Debating the Use of MRD Testing for Treatment Decision Making

Laura Joszt

Although minimal residual disease (MRD) is increasingly being used to predict treatment outcomes and as a surrogate marker of progression-free survival, there remains controversy over whether it is ready to be used in treatment decision making.

There are some scenarios when having MRD information would make management decisions easier, according to an abstract from Jeffrey L. Wolf, MD, of the University of California, San Francisco.1 One scenario is when clinicians are deciding whether or not to stop maintenance therapy. There are likely many situations in which patients are being overtreated because patients stay on prolonged maintenance therapy until progression. These therapies not only are costly, but they also have side effects.

The knowledge that a patient has achieved MRD negativity year after year “would certainly help with the decision to stop therapy and not necessarily start another agent,” Wolf wrote.

In another scenario, rising MRD could indicate to clinicians that the current therapy was ineffective and should be stopped and that the patient should perhaps even switch to another therapy.

In both scenarios, Wolf noted that there would be no issue to use MRD in this way if only MRD was a peripheral blood test. However, MRD testing is currently a bone marrow test, which is why it is not used more. He argued that a bone marrow procedure should not stand in the way of MRD testing being used more.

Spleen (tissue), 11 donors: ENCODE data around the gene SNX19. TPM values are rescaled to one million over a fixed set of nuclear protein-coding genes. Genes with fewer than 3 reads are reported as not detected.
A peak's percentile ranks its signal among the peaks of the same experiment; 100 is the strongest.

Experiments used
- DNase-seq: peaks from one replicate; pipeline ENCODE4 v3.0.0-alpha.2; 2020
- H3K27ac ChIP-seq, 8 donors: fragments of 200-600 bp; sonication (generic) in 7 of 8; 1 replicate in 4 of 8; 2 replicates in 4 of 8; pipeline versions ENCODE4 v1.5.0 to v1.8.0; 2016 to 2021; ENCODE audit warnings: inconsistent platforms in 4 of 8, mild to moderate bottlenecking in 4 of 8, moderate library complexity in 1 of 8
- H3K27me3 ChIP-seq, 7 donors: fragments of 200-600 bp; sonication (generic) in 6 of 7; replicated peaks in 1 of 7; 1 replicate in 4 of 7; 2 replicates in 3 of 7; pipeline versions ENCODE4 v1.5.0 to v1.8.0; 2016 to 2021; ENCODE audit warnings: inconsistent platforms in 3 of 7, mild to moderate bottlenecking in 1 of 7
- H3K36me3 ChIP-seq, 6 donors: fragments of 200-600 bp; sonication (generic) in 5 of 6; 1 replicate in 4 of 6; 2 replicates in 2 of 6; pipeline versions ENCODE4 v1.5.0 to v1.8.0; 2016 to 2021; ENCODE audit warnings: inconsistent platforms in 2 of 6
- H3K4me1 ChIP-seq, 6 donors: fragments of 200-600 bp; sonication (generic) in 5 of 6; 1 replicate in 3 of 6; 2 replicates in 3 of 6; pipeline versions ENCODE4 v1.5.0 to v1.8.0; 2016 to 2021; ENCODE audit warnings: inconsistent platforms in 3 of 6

Wolf added that MRD would be helpful for clinicians deciding whether to proceed with renal allografting—patients with persistent MRD negativity would do well to have the allograft, he wrote—or whether or not to transplant—negative MRD after induction could mean a patient does just as well going to maintenance therapy rather than being subjected to transplant first.

“I conclude that the time has come to begin to use MRD, along with other information, to make clinical decisions,” Wolf wrote.

However, in another abstract from the meeting, Thomas Martin, MD, of the University of California, San Francisco, argues that MRD testing has not realized its true potential yet in multiple myeloma.2

Martin agreed that blood-based testing would allow for greater use of MRD testing, but it is currently “not ready for primetime,” and, for now, MRD assessments should only be used to evaluate prognosis.

Some remaining important questions include how many cells are needed from the bone marrow biopsy to be an adequate sample. In addition, Martin noted that cross-study comparisons remain difficult as studies report MRD-negative results in different ways. For instance, some chimeric antigen receptor T-cell therapy studies label patients as MRD negative even when they have detectable m-proteins; however, this does not align with MRD negativity as defined by the International Myeloma Working Group.

“MRD results provide prognostic information only and future clinical trials with adaptive designs will define how MRD can guide treatment decisions,” Martin concluded.

1. Wolf JL. Debate: can MRD be used for treatment decisions? Yes!!! Clin Lymphoma Myeloma Leuk. 2019;19(suppl 1):S44-S45.
2. Martin T. Multiple myeloma: minimal residual disease testing—not ready for primetime. Clin Lymphoma Myeloma Leuk. 2019;19(suppl 1):S46-S48.
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